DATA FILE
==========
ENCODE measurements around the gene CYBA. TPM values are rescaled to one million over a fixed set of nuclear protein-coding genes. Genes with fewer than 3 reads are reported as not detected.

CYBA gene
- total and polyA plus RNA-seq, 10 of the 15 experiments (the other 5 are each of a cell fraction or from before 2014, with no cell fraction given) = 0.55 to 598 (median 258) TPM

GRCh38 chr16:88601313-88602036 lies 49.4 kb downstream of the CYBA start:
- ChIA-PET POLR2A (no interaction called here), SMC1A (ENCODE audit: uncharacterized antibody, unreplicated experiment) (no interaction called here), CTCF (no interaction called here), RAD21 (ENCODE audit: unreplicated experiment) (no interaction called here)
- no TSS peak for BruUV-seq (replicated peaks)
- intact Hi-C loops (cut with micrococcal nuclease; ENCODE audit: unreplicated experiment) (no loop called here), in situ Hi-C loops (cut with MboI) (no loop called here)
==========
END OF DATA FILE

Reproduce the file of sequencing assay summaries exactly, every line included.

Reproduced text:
ENCODE measurements around the gene CYBA. TPM values are rescaled to one million over a fixed set of nuclear protein-coding genes. Genes with fewer than 3 reads are reported as not detected.

CYBA gene
- total and polyA plus RNA-seq, 10 of the 15 experiments (the other 5 are each of a cell fraction or from before 2014, with no cell fraction given) = 0.55 to 598 (median 258) TPM

GRCh38 chr16:88601313-88602036 lies 49.4 kb downstream of the CYBA start:
- ChIA-PET POLR2A (no interaction called here), SMC1A (ENCODE audit: uncharacterized antibody, unreplicated experiment) (no interaction called here), CTCF (no interaction called here), RAD21 (ENCODE audit: unreplicated experiment) (no interaction called here)
- no TSS peak for BruUV-seq (replicated peaks)
- intact Hi-C loops (cut with micrococcal nuclease; ENCODE audit: unreplicated experiment) (no loop called here), in situ Hi-C loops (cut with MboI) (no loop called here)